The data that underpins the KEF inform a series of metrics covering a wide range of a university’s activities. These then go into seven perspectives, for which each receives a decile score displayed in relation to the average for its cluster.
The website displays all this information in easily interpreted, visually interesting charts and graphs that allow easy comparison of institutions’ strengths. Presenting this information in an easy to use way will help them analyse their own performance in a new level of detail.
For more information about the KEF, including about clusters, perspectives and metrics, please take a look at the technical notes on the KEF website.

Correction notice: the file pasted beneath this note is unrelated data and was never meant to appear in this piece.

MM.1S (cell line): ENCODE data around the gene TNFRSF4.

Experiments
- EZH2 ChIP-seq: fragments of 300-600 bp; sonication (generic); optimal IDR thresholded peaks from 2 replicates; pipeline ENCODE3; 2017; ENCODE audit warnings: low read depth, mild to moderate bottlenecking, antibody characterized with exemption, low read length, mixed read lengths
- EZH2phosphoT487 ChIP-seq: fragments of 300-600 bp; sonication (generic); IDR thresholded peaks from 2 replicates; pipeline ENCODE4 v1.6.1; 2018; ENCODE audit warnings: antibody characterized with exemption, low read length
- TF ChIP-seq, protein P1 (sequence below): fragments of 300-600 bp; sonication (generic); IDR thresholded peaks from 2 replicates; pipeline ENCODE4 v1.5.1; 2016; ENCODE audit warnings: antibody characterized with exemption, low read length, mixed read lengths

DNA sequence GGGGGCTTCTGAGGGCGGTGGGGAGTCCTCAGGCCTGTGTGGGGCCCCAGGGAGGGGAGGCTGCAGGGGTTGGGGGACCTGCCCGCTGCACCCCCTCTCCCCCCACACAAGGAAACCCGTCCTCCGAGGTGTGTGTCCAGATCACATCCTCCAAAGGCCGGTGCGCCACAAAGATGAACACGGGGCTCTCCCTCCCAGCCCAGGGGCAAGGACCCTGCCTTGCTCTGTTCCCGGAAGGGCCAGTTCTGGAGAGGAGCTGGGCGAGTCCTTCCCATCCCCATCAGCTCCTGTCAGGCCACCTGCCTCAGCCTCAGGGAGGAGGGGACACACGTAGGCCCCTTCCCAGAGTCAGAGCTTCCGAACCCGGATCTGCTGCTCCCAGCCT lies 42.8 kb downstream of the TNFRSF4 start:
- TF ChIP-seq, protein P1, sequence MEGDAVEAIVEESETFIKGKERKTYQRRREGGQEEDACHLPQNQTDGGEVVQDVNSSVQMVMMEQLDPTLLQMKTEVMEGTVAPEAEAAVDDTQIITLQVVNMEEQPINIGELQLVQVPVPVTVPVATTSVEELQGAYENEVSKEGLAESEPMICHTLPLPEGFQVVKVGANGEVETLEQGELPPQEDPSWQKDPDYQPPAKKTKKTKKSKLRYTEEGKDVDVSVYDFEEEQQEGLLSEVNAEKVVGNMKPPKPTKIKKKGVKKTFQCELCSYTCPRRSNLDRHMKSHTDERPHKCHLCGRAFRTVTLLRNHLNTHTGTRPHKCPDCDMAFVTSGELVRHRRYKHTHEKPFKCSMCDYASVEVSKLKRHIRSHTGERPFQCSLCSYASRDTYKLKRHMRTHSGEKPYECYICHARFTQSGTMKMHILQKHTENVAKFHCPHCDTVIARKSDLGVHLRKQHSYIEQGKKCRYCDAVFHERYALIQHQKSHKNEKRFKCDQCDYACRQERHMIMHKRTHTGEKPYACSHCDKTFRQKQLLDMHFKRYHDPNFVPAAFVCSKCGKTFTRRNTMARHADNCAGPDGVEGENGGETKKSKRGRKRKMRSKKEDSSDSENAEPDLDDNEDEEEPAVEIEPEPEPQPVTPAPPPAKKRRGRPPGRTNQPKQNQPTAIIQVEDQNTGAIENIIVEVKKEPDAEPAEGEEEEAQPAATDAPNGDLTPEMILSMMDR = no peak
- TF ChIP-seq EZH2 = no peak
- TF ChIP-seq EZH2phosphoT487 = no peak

The majority of the data that form the metrics of the KEF come from the long-standing HESA Higher Education Business and Community Interaction (HE-BCI) survey, supported by:
- narratives provided by the institutions that inform the local growth and regeneration and public & community engagement perspectives
- data provided by Innovate UK
- data provided by Elsevier.
All institutions in receipt of a Research England Higher Education Innovation Fund (HEIF) allocation in 2019-20 are included in the exercise. Some institutions who were eligible for HEIF but did not meet the threshold for an allocation have still elected to participate in the KEF.
The clusters are not ranked, and the KEF is not a league table.
Research England will conduct a review of the first iteration of the KEF to inform how it develops in the future. The KEF is not currently used to inform funding.